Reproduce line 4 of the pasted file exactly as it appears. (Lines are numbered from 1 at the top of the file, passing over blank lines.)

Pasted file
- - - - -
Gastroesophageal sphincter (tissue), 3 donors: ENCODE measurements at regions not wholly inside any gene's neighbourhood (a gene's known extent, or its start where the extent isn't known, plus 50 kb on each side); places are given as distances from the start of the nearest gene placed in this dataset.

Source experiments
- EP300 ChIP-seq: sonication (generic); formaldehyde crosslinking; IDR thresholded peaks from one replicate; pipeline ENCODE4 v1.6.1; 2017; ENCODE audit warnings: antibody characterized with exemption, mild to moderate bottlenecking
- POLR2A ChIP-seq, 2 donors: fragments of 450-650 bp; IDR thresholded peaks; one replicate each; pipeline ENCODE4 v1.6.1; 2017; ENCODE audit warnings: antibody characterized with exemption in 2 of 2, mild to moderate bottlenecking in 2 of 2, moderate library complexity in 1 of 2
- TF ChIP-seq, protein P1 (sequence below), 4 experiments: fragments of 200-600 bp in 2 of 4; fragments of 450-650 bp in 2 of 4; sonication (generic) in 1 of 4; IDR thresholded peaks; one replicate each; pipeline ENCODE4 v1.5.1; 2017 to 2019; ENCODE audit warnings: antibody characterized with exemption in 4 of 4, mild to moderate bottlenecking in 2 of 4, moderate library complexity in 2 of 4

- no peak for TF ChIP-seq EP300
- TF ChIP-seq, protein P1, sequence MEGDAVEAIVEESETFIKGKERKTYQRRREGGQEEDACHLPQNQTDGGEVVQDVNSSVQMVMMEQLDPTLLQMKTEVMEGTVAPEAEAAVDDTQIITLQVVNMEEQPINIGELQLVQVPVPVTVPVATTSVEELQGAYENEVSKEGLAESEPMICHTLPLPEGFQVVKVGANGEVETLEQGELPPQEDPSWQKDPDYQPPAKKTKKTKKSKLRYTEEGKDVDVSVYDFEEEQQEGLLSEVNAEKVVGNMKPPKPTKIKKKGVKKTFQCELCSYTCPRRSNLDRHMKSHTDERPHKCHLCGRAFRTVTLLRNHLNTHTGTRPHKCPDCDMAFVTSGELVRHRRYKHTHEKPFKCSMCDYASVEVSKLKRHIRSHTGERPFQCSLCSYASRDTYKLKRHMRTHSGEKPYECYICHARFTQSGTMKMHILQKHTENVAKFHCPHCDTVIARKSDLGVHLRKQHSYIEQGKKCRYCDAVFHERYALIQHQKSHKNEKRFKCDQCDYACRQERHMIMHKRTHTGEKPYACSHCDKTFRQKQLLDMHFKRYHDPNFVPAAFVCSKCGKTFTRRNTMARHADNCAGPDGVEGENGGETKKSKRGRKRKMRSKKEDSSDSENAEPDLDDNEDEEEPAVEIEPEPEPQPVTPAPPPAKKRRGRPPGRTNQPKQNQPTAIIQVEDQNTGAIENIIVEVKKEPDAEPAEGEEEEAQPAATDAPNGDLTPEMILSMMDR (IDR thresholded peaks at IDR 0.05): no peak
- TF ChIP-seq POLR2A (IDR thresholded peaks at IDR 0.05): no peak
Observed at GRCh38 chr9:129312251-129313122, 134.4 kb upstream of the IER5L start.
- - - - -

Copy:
- POLR2A ChIP-seq, 2 donors: fragments of 450-650 bp; IDR thresholded peaks; one replicate each; pipeline ENCODE4 v1.6.1; 2017; ENCODE audit warnings: antibody characterized with exemption in 2 of 2, mild to moderate bottlenecking in 2 of 2, moderate library complexity in 1 of 2